The housing crisis in Hastings has been described as a "New Zealand disgrace" by National MP Lawrence Yule.

That's prompted Housing Minister Phil Twyford to snap back, saying Yule only has himself to blame - "after all he was mayor of Hastings for 15 years".

Hundreds of children in the city, and 440 across Hawke's Bay, are currently living in emergency and transitional housing.

In a speech to Parliament, Tukituki MP Yule questioned the Government over it's "incompetent" delivery of new state houses for the region.

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"It is outrageous, that in my community, 440 children are living in motels for this winter, and for many of them, for over a year," Yule said.

In September, 2017, when the current Labour coalition Government came to power, Housing New Zealand had 1195 houses in Hastings.

As of March 31, 2018, there were 1184 - 11 fewer.

Phil Twyford announcing new housing policy at the home of Stephanie Belcher in Tamatea, Napier. 24th August 2018 Hawke's Bay Today Photograph by Paul Taylor.
Phil Twyford announcing new housing policy at the home of Stephanie Belcher in Tamatea, Napier. 24th August 2018 Hawke's Bay Today Photograph by Paul Taylor.

Six Housing NZ houses have been built in the city since Labour came to power and the Govt had purchased seven private sector houses.

Yule says the movement is "simply not fast enough".

"My issue is that despite the housing register going ballistic, effectively in one whole year, the number of available houses has gone backwards."

Yule said he accepted some of the decisions made by National, by not replacing some houses earlier was "wrong", but the situation had become "dramatically worse" in the last 18 months.

He said the housing register for about four years was "flat", before increasing at the beginning of 2017.

"It has continued to go up at an exponential rate since."

Housing Minister Phil Twyford said his Government was having to rebuild Hastings' state housing stock after "years of it being run down by National who denied there was a housing crisis for nine years".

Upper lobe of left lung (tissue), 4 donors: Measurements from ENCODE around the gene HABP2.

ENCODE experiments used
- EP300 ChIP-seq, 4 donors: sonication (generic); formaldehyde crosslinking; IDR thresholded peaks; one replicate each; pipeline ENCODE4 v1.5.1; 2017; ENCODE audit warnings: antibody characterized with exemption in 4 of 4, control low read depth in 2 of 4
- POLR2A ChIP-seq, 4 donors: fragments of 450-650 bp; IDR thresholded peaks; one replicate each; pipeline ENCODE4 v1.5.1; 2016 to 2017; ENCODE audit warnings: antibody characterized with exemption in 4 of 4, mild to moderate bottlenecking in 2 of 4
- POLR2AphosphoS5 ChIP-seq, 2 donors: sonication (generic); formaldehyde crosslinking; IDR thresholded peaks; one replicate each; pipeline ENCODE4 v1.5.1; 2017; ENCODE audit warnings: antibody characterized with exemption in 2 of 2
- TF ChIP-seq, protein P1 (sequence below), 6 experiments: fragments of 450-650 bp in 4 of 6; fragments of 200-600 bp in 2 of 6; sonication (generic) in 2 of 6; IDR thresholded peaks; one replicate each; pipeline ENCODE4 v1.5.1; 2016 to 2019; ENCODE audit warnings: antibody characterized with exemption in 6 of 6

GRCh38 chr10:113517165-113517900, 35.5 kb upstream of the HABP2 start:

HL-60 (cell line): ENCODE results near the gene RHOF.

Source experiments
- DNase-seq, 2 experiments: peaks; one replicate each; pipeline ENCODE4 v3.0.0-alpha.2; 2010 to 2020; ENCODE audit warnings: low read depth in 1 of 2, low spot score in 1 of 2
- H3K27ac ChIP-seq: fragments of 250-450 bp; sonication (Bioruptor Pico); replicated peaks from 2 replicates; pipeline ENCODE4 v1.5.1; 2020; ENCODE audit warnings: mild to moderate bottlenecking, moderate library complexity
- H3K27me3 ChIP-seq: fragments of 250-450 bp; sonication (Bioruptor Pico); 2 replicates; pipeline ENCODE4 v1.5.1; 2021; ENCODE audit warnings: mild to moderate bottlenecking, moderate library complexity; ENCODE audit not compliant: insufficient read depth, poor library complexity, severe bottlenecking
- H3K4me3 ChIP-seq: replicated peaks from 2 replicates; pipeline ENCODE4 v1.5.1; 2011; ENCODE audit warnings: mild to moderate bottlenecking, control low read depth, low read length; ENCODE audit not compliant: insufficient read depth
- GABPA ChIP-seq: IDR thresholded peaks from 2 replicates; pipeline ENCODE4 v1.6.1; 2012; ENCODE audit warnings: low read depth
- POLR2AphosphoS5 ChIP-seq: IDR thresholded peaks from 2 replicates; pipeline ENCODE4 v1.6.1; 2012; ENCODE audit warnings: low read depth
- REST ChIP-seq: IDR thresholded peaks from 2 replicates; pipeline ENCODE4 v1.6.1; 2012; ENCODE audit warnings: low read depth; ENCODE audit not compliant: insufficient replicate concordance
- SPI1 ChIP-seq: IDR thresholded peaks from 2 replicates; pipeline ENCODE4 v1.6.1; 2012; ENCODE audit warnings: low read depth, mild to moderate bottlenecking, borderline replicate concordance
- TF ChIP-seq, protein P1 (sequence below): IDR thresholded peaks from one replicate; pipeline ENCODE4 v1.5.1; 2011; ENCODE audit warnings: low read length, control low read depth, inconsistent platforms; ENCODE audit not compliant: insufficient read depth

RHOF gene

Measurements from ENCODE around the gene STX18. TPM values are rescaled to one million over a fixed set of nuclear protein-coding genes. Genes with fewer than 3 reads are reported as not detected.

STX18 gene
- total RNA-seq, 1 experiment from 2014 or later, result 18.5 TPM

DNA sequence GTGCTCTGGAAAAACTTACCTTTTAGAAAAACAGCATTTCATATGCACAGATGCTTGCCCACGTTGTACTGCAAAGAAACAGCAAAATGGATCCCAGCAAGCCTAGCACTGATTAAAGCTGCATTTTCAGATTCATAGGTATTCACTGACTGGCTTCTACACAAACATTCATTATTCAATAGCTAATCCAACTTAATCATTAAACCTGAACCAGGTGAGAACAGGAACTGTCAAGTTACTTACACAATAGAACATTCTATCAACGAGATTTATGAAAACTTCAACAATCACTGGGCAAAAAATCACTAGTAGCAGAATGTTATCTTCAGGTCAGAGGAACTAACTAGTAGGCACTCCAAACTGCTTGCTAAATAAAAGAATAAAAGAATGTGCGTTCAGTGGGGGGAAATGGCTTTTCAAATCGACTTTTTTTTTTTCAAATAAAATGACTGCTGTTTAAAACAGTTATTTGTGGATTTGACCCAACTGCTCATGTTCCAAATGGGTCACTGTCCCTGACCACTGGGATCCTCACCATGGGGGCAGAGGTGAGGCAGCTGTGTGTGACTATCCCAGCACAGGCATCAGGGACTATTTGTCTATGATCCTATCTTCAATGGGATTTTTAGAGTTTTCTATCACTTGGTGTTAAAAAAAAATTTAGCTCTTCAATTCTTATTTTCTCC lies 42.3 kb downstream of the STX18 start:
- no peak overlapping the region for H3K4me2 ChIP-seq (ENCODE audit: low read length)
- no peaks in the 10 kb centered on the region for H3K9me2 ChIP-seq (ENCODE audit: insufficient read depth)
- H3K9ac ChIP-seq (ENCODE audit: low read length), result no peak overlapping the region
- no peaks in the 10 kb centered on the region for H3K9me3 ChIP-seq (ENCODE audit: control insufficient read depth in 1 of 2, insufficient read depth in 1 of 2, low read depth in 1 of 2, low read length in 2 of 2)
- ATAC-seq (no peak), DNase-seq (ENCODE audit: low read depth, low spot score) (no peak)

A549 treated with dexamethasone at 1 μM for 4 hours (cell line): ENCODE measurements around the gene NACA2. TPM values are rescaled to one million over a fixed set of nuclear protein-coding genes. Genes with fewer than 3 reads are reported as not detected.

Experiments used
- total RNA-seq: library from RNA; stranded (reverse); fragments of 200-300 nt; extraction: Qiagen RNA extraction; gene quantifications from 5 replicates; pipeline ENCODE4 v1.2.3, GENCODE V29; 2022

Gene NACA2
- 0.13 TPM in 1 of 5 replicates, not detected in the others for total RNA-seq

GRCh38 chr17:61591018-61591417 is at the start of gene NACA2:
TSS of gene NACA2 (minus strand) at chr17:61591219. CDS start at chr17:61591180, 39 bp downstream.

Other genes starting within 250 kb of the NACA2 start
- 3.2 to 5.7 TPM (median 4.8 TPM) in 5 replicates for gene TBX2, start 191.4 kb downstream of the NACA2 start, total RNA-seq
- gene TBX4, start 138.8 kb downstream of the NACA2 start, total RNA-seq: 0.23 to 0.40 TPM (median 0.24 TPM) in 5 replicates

Twyford says the "small reduction in state house stock is temporary".

Seven homes have been sold - six of those to Housing NZ tenants.

A further two leases on privately owned homes expired and 15 houses were demolished; eight because of fire or other damage, and seven because they were no longer fit for purpose and are being redeveloped into even more housing.

"Housing NZ currently has four homes under construction which are due to be finished by mid next year. A further 134 homes are in the planning stages and will be built over the next three years.

"This is in stark contrast to the former government's track record.

"Just after National came to office in December 2008 there was 1437 state houses in Hastings.

"Under National the number of state houses in Hastings decreased by a massive 242 homes."

Yule, however, says he doesn't know what the delay is, with 1.8 hectares of land available in the district.

"They have managed to do it in Napier, but they're clearly going backwards in Hastings and there's not enough urgency.

"I think they need to reprioritise some resources from other parts of NZ back to here when you've got a housing register that's going through the roof."

A Ministry of Housing and Urban Development Public Housing Supply Group spokesperson said the government had committed funding to deliver an additional 6400 public housing places by June 2022. Of those, 120 are for Hastings.

"There are also complex issues in Hastings, including a high volume of seasonal workers and of tourism, both of which contribute to the economy but put pressure on housing.

"HUD is working with the council, Ngāti Kahungunu, HNZ, MSD and other agencies to reduce reliance on motels as temporary accommodation in Hastings, and increase housing supply."

Ikaroa-Rawhiti Labour MP Meka Whaitiri said "it doesn't help anybody if we keep blaming the course of how we got here".

"We are here, it is real, and it is not going to get fixed in two years."